“Unforgettable”, “contradictory”, “tasty” and “tragic”: there goes 2017

With 2017 with one foot already out the door, the country’s movers and shakers have been summing up the last 12 months.

According to parliamentary leader Ferro Rodrigues it has been “unforgettable”, for both the good reasons and the bad.

“Contradictory” was President of the Republic Marcelo Rebelo de Sousa’s first description (proffered on Tuesday), quickly polished up for the annual meeting of the Council of Portuguese Diaspora in Cascais today where he described 2017 as “a year of success” – the point where Portugal had reinforced its position in the world though not without “certain fragilities coming to the fore” (ahem, namely civil protection and forestry planning).

Considering this was the year where over 110 people died in raging wildfires, prime minister Costa’s adjective “tasty” for the last 12 months was taken wholly out of context.

With the drums of social media whipping up a hoolie he hastened to say that he had been referring to Portugal’s economic advances, not its horrors.

Only outgoing PSD leader Pedro Passos Coelho used the horrors for his farewell speech in which he said he could not remember a year as tragic as 2017.

“This is really a year where we cannot have good memories”, he told his parliamentary group’s Christmas get-together.

Worse, he suggested, is the form in which the government is still failing the people ‘left behind’.

And ‘therein lies the rub’: there are indeed many stormclouds ahead as Portugal gathers up its skirts for the holidays. For all the ‘good economic news’, the return to investment grade ratings, the glory of Eurogroup leadership, the fact that the country has repaid much of its crippling IMF debt, exploding tourist numbers and resounding Socialist council ‘gains’ in September’s municipal elections, Portugal remains a country divided.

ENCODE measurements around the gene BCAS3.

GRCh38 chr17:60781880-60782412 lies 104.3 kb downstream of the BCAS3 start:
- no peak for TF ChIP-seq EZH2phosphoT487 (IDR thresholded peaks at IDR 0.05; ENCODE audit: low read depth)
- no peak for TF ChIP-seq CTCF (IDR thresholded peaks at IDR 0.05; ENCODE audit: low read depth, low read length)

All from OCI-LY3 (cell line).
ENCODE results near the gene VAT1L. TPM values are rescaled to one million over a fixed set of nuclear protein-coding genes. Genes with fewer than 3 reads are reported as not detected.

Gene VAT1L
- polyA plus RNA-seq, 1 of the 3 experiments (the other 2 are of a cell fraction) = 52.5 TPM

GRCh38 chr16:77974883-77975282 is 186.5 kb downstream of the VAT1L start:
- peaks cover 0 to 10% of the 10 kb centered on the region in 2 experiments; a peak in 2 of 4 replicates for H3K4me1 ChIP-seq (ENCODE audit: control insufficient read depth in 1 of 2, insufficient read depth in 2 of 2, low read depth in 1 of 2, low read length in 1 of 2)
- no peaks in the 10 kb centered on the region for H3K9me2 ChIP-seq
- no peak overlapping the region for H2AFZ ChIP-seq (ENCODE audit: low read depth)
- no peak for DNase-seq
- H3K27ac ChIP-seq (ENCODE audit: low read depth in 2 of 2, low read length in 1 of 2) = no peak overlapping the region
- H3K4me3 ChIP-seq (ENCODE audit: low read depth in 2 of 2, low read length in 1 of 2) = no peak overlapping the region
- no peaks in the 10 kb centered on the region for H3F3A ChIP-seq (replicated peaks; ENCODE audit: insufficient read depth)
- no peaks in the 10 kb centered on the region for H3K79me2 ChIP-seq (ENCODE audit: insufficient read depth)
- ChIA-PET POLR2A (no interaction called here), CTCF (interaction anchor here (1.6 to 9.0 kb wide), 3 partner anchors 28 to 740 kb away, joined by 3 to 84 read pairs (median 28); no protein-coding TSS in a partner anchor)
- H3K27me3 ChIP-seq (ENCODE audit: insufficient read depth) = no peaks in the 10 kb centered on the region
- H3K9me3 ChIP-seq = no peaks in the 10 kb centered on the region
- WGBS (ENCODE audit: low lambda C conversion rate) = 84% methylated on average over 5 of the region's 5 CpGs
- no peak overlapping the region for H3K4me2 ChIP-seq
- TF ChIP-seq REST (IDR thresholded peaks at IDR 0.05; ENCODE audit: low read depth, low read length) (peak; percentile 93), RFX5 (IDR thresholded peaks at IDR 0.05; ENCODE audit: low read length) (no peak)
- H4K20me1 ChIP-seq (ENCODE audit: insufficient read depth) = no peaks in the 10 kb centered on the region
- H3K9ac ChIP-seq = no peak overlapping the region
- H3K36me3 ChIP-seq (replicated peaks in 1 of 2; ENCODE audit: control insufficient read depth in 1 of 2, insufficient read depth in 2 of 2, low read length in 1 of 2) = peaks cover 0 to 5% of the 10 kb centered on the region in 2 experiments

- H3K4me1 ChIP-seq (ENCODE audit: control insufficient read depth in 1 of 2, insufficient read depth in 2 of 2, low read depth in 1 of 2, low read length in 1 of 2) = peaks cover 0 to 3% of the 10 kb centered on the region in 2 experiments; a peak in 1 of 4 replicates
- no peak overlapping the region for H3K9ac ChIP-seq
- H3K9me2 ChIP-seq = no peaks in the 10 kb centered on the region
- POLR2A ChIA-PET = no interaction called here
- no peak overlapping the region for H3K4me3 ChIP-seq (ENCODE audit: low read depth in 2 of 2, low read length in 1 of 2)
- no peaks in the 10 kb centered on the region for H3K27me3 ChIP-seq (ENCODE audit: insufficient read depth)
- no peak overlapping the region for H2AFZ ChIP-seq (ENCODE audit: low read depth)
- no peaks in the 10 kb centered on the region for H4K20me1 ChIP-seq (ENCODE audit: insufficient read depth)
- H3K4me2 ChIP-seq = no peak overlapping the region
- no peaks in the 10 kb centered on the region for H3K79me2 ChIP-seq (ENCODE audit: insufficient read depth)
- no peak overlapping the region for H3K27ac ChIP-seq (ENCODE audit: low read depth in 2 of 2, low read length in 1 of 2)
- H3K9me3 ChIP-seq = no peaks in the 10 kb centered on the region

Says Lusa, 2017 has seen more strikes than last year (there are just three going on this week), and conflict within the ‘geringonça’ (gizmo) government is bristling.

Sporting his new Eurogroup crown, finance minister Mário Centeno faces dealing with “the imminent deepening of European integration”, likely to involve “reform of the economic and monetary union, banking union, a European Monetary Fund and even common security and defence policies”.

These are all issues over which the government’s allies (especially Bloco de Esquerda, PCP communists and the Greens) disagree wholeheartedly, while the looming New Year promises to see grass roots movements representing wildfire victims baying for justice, the environmental lobby damned if it will countenance capitulation to oil companies, and unions of all persuasions determined to fight their own particular corners.

If 2017 was unforgettable, 2018 promises to be unrelenting – and, Lusa reminds us, 12 months from now a new round of legislative elections will be ‘just around the corner’ …

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Photo: Tiago Petinga/ Lusa